A recently published prospective study of the E3N EPIC trial showed considerable benefit from the antioxidant capacity of foods including fruits, vegetables and tea. Those who consumed the highest quintile of antioxidants reduced their diabetes risk 39 percent compared to the lowest quintile.
Interestingly, fruits had the greatest impact with a 23 percent decrease in risk, and vegetables followed with a 19 percent decrease.
This study serves two purposes. One, it shows that antioxidant capacity is important in food; and secondly it demonstrates that fruit actually has beneficial effects for those at risk of diabetes.
This is an impressive effect considering that people may have been eating many other items that may have not been beneficial in addition to fruits and vegetables.
In the Adventist Health Study, the results of a plant-based diet were very powerful. Unlike the EPIC trial, this compared people who were trying to eat healthy with those who ate either a vegan or vegetarian diet.
Results showed that those who ate a vegan diet and those who ate a vegetarian diet were at 62 and 38 percent, respectively, lower risk of developing diabetes than those who were eating a health-conscious omnivore diet.
A randomized controlled trial used drug therapy to reduce HbA1C to near non-diabetes levels. However, they could not achieve this before multiple deaths occurred. The reason, the researchers surmise, was too many drugs.
Fortunately, this is not the case with lifestyle modifications.
In one small, randomized controlled trial, Dr. Neal Barnard compared a low-fat vegan diet to the American Diabetes Association (ADA) diet at the time. The results showed that with a low-fat vegan diet, HbA1C was reduced significantly more than with the ADA diet.
The benefits of a plant-based diet have been known for many decades. A 1979 study on diabetes showed that insulin was significantly reduced by more than half on a high carbohydrate, high-plant fiber diet compared to a control diet.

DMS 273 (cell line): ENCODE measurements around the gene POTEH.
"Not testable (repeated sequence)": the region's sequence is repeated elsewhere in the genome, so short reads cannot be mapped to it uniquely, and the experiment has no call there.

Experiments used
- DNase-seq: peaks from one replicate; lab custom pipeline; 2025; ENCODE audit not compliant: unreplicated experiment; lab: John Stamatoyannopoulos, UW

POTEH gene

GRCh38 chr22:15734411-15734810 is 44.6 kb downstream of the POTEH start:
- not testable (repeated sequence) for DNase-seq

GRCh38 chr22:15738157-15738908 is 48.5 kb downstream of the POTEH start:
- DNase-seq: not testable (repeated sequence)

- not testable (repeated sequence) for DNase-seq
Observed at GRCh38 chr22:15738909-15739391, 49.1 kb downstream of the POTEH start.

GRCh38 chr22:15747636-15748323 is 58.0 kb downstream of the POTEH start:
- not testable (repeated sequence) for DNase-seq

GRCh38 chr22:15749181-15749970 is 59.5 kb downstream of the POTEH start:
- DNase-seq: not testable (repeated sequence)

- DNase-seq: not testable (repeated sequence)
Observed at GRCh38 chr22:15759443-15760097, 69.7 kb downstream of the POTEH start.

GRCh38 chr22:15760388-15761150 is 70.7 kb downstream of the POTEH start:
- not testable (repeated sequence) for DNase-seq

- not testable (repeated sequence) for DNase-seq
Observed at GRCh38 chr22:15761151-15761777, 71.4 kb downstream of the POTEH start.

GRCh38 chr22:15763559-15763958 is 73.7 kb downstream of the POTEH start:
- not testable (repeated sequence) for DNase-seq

This effect was seen in approximately three weeks. This showed reversal with diet over a short period of time.
More recently, in a retrospective case series with 13 men and women with type 2 diabetes, results showed that HbA1C was reduced from a mean of 8.2 percent to 5.8 percent over a seven-month period. This was an impressive reduction in HbA1C, and 62 percent of patients reached normal sugar levels. These patients were following a nutrient-dense, plant-based diet. I performed this study with Dr. Joel Fuhrman using patients in his practice.
In my clinical practice, I have seen many diabetes patients successfully reverse their disease. Let me share one anecdotal story.
A 55-year-old white male patient told me that no relative had lived past 57, because they died from diabetes complications. He is currently 60 years old or, as he likes to put it, “three years past expiration date.”
When he first came to see me, he was on four diabetes medications, plus a statin. He is no longer on any. These results were seen in only two months.
While medications are important for the treatment of diabetes, nothing seems to trump lifestyle modifications. Diet, especially, can play both prevention and reversal roles.
For further information, visit medicalcompassmd.com or consult your personal physician.
Dr. David Dunaief is located in Downtown Brooklyn and focuses on the integration of medicine, nutrition, fitness and stress management.